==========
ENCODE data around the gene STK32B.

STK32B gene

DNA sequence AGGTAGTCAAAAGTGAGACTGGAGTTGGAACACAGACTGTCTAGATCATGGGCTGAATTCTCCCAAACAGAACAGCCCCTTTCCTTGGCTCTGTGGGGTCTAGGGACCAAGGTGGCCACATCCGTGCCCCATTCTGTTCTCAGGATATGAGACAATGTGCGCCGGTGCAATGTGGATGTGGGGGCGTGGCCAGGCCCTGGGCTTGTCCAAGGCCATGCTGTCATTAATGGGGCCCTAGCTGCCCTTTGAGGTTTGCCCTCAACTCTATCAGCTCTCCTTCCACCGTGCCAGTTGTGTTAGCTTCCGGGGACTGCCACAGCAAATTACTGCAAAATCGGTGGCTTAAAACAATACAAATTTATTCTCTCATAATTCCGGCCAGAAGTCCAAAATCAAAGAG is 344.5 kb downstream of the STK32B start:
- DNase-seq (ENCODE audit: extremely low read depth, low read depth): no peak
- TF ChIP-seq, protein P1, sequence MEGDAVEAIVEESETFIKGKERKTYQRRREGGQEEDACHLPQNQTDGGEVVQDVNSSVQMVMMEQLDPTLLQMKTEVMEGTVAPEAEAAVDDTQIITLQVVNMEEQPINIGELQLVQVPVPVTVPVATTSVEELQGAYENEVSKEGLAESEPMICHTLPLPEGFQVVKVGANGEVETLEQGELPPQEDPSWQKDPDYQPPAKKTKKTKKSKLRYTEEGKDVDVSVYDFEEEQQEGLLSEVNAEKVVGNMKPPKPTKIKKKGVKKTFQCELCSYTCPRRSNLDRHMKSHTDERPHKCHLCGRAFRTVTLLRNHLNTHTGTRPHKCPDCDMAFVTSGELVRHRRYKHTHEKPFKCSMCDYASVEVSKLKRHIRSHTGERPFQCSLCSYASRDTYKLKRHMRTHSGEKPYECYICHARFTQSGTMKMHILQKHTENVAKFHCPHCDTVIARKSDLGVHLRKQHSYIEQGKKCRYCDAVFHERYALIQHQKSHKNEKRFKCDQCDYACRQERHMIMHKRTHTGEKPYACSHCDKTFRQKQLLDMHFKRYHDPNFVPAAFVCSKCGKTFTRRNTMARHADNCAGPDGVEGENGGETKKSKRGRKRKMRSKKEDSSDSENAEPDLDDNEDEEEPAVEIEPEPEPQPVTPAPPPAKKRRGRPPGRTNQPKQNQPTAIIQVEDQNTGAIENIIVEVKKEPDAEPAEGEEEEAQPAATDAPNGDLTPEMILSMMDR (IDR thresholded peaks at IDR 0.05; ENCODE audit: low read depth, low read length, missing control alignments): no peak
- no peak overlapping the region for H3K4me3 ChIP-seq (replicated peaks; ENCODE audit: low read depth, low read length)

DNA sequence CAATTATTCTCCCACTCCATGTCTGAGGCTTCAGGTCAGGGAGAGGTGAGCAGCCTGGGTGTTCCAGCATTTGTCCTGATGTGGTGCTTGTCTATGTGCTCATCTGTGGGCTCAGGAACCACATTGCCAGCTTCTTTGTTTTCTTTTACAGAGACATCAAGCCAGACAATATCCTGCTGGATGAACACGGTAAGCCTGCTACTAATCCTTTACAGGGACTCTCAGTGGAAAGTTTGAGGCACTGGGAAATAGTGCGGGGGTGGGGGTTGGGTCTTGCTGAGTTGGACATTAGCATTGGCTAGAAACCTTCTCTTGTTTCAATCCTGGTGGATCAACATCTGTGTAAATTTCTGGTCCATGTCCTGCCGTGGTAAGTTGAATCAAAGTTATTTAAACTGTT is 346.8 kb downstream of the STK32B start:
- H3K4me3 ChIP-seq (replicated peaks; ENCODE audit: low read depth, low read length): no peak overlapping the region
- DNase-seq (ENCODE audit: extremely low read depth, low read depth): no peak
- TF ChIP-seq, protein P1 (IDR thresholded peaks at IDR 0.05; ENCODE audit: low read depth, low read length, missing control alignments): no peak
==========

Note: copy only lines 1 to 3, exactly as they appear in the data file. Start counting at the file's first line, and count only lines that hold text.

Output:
ENCODE data around the gene STK32B.

STK32B gene

DNA sequence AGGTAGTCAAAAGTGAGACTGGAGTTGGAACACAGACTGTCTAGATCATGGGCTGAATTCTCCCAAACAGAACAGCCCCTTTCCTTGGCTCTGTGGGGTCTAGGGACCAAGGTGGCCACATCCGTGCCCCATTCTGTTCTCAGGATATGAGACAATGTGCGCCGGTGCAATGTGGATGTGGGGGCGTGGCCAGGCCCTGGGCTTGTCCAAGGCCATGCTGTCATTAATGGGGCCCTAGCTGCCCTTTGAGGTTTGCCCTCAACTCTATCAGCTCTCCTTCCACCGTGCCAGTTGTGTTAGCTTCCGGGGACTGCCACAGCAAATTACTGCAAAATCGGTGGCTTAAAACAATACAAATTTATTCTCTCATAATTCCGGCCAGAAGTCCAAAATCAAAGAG is 344.5 kb downstream of the STK32B start: